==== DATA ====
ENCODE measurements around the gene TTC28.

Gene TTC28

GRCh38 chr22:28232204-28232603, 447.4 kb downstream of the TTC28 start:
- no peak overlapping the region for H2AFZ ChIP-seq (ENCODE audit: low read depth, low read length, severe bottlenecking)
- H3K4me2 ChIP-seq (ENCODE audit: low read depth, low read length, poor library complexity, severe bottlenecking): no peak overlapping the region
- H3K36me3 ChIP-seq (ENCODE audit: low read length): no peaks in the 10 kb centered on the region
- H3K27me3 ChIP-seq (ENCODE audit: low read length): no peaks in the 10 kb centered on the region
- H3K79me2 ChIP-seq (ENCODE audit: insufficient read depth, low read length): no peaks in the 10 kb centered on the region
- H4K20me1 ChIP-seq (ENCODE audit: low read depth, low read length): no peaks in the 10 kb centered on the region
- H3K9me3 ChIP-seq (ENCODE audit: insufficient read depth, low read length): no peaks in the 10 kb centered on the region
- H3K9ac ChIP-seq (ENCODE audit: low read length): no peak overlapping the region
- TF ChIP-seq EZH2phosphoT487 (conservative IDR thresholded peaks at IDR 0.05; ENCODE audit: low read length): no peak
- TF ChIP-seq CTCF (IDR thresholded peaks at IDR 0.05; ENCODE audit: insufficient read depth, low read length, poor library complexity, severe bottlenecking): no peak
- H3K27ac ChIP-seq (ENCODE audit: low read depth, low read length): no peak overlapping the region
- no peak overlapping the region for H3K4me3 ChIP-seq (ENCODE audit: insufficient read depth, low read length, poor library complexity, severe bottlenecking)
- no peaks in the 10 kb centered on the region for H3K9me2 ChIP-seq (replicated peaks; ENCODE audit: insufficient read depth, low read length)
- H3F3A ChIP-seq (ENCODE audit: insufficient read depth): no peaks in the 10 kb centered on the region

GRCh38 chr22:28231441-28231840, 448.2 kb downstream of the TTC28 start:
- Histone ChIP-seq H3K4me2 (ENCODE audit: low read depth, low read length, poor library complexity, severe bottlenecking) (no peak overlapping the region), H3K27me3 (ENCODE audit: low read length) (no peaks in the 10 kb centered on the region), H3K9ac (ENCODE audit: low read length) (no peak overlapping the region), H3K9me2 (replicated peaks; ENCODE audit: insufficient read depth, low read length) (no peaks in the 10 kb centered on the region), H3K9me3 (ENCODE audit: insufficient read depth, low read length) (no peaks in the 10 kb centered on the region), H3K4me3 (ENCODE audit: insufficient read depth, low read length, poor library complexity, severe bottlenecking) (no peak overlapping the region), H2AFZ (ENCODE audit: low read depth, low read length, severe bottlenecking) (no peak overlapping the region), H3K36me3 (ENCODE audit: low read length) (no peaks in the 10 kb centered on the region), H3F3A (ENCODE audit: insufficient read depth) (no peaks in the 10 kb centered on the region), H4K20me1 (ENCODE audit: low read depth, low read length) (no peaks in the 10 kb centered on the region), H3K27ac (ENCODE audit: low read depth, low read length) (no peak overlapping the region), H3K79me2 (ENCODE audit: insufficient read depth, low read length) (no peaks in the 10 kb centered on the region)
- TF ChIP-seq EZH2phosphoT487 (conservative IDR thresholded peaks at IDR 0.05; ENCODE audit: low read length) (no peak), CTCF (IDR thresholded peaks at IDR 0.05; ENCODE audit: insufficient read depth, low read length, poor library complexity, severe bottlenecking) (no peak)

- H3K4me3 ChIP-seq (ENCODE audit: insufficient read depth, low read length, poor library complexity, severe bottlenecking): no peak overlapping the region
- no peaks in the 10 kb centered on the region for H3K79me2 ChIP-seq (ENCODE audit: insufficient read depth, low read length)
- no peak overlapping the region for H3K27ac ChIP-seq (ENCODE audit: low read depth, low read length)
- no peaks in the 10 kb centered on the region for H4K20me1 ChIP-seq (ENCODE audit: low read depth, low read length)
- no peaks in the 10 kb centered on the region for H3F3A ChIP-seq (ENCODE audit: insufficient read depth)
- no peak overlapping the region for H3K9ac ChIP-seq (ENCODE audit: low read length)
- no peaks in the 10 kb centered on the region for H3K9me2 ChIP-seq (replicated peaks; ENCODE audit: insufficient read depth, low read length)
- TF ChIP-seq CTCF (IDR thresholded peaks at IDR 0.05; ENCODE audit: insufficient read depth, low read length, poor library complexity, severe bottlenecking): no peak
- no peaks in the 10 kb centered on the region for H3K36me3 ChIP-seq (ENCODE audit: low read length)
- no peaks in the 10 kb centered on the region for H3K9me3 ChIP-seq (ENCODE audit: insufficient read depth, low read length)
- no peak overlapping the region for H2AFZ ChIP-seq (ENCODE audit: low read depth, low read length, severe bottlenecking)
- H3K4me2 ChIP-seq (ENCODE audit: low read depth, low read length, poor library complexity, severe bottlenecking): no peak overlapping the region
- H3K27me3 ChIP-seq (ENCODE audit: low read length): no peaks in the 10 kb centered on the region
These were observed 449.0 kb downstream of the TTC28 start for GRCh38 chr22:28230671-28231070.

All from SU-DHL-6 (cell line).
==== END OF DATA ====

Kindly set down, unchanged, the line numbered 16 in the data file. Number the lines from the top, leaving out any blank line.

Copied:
- no peaks in the 10 kb centered on the region for H3K9me2 ChIP-seq (replicated peaks; ENCODE audit: insufficient read depth, low read length)